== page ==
Polycom This teleconferencing equipment and network vendor acquired Accordent Technologies to enter the video content management market. Its sales force is now effectively delivering the message that video on-demand is part of the large company's offerings, and its capabilities are admirably contemporary in cloud architecture and network optimization. Strengths ■

This very large vendor offers financial stability and an easy-to-understand pricing model.

Video can reside in the cloud or on-premises, and the application for sharing it can also be divided so that elements reside in either place.

The capture of video from videoconferencing and Web-conferencing systems is especially broad.

Cautions ■

Some clients report that Polycom sales representatives are focusing on delivering hardware, including room unit sales, to the detriment of video content management.

Its social functionality (such as "likes" and user-generated tagging) lags behind other vendors.

Gartner's vendor financial rating for Polycom is Promising.

Qumu Qumu was acquired by legacy video vendor Rimage in 2011 and has increased its visibility to prospects, as reflected by Gartner clients mentioning it more often in our conversations with them. (In September 2013, Rimage renamed itself "Qumu" and identifies enterprise video content management as its best potential for revenue growth.) The vendor has maintained flexibility in its delivery architecture and is adding to its line of functionality, including via the addition of a partnership with Nexidia to strengthen search. Rimage's name change to Qumu reflects the stronger growth opportunity in the contemporary video delivery model. Strengths ■

Its very strong cloud/on-premises hybrid storage model also allows third parties to be storage partners.

Its new partnership with audio search specialist Nexidia is promising for making it easier to find videos as well as specific spots in them.

An effective and modularized workflow allows for integration to external processes.

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Cautions ■

Its pricing model is challenging and difficult to interpret.

Gartner's vendor financial rating for Qumu is Promising.

Sonic Foundry This lecture-capture specialist successfully penetrated government and corporate use cases with an easy-to-use (and sell) appliance; it now extends into a broader spectrum of content management, addressing video from any source. Its references, in many cases, have used it for more than five years, and describe themselves as having expanded their Sonic Foundry use from a few capture stations to more complete installations. The vendor is well-regarded for being responsive and attentive to its customers' concerns. Strengths ■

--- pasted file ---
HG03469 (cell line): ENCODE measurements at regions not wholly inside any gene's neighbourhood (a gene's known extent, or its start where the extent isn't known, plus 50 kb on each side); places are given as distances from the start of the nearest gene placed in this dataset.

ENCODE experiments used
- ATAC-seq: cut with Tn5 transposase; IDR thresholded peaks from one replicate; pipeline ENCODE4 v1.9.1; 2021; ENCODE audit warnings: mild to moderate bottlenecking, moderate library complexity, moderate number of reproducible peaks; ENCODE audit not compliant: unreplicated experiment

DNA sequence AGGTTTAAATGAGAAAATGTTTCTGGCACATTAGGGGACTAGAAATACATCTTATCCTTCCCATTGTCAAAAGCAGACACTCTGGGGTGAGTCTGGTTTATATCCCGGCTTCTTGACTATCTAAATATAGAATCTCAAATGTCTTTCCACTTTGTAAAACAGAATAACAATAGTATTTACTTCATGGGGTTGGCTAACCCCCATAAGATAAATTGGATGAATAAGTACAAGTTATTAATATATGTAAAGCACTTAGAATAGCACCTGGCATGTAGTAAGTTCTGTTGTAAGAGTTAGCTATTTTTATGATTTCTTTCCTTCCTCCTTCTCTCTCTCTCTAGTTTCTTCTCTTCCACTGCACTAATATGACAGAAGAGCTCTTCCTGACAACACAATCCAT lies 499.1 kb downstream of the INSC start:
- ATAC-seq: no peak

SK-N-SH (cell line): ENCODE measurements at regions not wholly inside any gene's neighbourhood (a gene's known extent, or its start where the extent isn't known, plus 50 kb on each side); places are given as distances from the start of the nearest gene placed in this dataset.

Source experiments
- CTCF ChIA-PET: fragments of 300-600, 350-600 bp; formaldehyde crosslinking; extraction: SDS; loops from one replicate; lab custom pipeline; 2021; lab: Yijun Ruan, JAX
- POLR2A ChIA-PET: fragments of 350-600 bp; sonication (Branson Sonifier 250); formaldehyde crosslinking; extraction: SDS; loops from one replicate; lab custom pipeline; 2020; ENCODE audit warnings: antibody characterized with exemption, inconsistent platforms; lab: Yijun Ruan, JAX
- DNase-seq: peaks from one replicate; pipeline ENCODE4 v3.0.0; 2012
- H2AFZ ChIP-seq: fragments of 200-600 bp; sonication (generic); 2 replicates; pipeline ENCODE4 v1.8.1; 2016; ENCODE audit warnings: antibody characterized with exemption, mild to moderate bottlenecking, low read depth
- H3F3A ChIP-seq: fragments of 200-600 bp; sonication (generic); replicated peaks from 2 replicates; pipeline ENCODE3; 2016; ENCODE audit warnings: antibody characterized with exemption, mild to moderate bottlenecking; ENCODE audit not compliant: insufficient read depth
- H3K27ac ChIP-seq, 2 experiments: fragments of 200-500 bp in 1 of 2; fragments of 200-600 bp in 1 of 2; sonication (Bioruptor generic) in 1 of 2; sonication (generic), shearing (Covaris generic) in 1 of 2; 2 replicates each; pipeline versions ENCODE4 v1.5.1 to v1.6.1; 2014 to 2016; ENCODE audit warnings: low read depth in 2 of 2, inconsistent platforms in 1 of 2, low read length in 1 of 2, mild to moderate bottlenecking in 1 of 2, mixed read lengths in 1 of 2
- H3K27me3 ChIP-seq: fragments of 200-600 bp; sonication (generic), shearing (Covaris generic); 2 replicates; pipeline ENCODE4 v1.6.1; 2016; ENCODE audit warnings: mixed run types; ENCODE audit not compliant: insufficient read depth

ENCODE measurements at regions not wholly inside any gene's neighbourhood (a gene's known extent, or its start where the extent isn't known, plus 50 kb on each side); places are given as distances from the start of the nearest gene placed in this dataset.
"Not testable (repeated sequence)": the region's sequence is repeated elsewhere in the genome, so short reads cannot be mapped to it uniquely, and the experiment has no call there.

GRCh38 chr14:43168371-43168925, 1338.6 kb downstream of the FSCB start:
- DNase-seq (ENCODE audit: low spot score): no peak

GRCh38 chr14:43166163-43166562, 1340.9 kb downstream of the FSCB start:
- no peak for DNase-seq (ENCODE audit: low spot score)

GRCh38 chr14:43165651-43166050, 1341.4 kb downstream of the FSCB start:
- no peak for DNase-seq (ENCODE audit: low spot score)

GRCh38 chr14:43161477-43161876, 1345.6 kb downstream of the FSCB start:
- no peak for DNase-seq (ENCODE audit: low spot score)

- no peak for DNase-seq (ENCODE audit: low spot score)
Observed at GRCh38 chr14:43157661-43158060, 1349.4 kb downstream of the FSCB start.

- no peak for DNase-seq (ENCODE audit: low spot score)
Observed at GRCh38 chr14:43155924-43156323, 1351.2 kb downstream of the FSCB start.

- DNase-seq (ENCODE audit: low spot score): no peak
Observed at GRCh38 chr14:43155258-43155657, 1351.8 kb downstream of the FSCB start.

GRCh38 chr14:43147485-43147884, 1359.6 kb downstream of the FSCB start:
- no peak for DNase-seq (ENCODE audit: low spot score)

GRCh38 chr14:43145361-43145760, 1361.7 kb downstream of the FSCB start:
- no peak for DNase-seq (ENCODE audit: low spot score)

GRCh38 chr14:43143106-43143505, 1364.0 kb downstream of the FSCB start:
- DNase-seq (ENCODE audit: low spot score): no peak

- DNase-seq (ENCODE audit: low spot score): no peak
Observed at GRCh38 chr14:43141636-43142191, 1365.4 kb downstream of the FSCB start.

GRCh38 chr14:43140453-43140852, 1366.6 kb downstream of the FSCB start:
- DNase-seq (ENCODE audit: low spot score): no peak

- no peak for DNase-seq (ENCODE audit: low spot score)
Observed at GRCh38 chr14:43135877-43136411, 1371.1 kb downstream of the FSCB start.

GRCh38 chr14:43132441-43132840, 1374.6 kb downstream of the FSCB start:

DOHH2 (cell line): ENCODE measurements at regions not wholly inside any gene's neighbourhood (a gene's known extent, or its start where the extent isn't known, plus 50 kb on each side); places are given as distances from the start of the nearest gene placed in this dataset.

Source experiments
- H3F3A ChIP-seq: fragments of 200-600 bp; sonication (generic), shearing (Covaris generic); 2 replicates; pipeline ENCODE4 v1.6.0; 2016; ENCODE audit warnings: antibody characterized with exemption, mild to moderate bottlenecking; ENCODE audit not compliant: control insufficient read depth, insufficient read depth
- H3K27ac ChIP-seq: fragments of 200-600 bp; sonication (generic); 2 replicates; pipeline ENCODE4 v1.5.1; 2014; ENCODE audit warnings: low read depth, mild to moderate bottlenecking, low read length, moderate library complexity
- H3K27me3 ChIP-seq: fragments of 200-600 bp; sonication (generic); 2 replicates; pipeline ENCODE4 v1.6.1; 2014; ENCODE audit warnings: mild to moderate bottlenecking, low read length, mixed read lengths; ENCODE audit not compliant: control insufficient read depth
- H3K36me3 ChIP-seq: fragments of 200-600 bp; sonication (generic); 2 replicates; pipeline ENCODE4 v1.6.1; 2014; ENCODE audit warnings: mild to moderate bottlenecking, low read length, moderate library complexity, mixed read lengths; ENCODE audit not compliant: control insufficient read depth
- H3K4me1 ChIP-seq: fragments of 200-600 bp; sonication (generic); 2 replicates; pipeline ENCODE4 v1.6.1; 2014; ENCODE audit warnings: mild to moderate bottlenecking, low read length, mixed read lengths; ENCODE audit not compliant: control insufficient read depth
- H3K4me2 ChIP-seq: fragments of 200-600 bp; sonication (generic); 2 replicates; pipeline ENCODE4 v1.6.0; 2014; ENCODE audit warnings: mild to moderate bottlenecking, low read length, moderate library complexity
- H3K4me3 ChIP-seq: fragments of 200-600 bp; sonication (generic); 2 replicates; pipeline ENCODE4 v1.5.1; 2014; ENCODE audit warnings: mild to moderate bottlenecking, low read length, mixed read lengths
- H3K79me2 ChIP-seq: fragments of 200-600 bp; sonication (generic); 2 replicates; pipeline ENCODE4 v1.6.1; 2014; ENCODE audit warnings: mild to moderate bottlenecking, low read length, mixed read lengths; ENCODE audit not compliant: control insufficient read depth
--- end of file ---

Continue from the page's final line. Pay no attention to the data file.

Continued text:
It allows for either cloud or on-premises video storage and application execution.

Its effective search capability is based on talk-track analysis.

Its robust workflow includes ingestion via capture devices as well as nondevice sources.

Cautions ■

It has less flexibility in optimizing delivery across WANs and internal networks.

It lacks emphasis on social features (but has strong educationally related features).

VBrick Systems VBrick is well-known in the military and law enforcement areas, and delivers very strong performance for video that must be delivered live or nearly live without interruption. It has significantly increased its sales efforts in commercial markets in 2013, and now states that 40% of its bookings are from corporate enterprises. It has faced challenges in maturing into a video-ondemand specialist as well, but is undergoing significant changes in its pursuit of this newer market. Strengths ■

"Deep sharing" allows for strong collaboration and social capabilities in which elements of videos are shared without being subdivided.

It has strong network optimization.

Its architecture includes on-premises options and a relatively recent cloud offering.

Cautions ■

It lacks strong search capabilities (but states it plans to include audio track search).

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It must continue to increase its market presence for video content management.

Vendors Added and Dropped We review and adjust our inclusion criteria for Magic Quadrants and MarketScopes as markets change. As a result of these adjustments, the mix of vendors in any Magic Quadrant or MarketScope may change over time. A vendor appearing in a Magic Quadrant or MarketScope one year and not the next does not necessarily indicate that we have changed our opinion of that vendor. This may be a reflection of a change in the market and, therefore, changed evaluation criteria, or a change of focus by a vendor.

Added This Magic Quadrant updates the 2012 "MarketScope for Video Content Management and Delivery." We added Panopto, a significant lecture-capture specialist that is seeking to expand decisively beyond higher education and other high-complexity training environments (such as medical practices) into extended, full-spectrum video content management in commercial and government entities. We also added MediaPlatform, which is appearing in inquiries.